AT: The idea that this country, which has sold itself to BP, and which is a tightly controlled autocracy, where you do not have any protests without official permission, the idea that they suddenly have an eco-activist movement is funny. They are a veneer so that once this story gets picked up, the headline says “eco-activists,” so that the Russian peacekeepers cannot remove them by force, because they do not have that mandate.

RG: And so, you have 120,000 or so people who are kind of cut off from the outside world. What is it like in there? I’ve seen posts on social media saying that insulin is running low, that food is now getting rationed, [and] that energy is touch and go. So what happens if a delivery of insulin tries to get into the city — the alleged eco-activists are kind of in the street and blocking it? How is this actually playing out on the ground?

AT: This blockade is on the road which connects Armenia to Artsakh. So basically, it was a corridor that was agreed [upon] when the ceasefire announcement was done in November of 2020. So this is a very vulnerable road, and it’s protected only by Russian peacekeepers. But there are points where you have the Azeri forces, sometimes you see the Turkish flag on the high ground, so it’s extremely vulnerable. And this is one of those points where the Azeris are on the high ground. And basically, they can send trucks of forces to be hovering right over the road on which Armenians pass and the Russian peacekeepers are tasked with guarding.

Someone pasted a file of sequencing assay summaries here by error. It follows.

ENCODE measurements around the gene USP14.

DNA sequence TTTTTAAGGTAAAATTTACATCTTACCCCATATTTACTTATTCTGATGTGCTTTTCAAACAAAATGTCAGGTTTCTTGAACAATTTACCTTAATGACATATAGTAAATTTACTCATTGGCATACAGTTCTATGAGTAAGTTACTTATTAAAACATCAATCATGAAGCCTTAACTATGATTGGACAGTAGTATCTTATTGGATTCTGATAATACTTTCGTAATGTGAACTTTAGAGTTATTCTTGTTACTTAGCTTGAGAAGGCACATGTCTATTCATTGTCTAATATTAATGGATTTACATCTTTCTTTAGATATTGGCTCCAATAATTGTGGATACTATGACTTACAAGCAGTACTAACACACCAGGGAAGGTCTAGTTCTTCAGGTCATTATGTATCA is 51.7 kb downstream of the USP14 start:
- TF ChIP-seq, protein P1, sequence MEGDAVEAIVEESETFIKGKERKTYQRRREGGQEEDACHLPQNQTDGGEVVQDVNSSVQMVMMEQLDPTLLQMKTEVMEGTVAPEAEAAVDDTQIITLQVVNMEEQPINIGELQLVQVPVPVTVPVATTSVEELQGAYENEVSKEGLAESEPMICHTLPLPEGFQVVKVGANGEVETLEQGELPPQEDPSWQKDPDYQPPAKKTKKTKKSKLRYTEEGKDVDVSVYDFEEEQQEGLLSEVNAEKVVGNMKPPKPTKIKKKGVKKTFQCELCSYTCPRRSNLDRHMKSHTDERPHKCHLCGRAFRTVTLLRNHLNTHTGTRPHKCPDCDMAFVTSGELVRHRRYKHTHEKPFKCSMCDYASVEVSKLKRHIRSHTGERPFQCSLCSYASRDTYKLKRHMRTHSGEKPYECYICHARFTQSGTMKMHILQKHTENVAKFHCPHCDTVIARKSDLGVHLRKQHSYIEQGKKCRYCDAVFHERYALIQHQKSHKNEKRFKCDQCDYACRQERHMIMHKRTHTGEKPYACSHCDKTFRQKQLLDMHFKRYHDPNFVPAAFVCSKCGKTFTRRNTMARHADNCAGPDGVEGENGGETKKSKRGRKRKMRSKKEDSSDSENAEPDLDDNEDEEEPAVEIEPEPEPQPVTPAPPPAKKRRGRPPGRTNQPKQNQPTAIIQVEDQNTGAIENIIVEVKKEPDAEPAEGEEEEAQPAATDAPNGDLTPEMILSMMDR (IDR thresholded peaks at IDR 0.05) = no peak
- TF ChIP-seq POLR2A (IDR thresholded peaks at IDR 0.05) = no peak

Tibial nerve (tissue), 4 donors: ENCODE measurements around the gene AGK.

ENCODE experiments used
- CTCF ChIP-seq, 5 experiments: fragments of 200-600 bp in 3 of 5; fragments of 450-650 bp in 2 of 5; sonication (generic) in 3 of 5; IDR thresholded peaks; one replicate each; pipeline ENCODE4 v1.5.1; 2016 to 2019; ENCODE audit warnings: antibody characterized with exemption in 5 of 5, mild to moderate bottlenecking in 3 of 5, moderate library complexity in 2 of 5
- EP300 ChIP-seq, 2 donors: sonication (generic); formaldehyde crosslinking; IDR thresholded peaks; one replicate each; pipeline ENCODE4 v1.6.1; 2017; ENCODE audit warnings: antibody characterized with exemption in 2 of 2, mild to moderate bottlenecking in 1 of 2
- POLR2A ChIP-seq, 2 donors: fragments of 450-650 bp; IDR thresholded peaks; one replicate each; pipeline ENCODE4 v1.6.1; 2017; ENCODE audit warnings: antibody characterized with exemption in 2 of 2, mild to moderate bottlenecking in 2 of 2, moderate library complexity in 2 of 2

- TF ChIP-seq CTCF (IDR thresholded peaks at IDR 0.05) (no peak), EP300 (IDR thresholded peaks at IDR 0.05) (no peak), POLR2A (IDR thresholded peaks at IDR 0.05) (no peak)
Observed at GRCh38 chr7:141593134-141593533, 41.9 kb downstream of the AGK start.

For example, if they wanted to bring in insulin today, it will come through the Red Cross. The Red Cross is the only international organization, to my knowledge, that is working in Stepanakert, in Artsakh. 

But, I mean, that just shows how dire the situation is. I mean, I covered the sieges in Syria for years. I know what it means when the Red Cross has to get involved and be transporting POWs and medicine. I mean, this is dire. This is war.

RG: So what is the goal here? And how does this end? Is there some type of capitulation that Azerbaijan is hoping Armenia will make, at which point the eco-activists move away? Or is this just kind of the new status quo, that they’re just going to strangle the area? I am genuinely trying to figure out what the play is here.

AT: So I hope we can stop calling them eco-activists. I think “Azeri forces” is perfectly fine.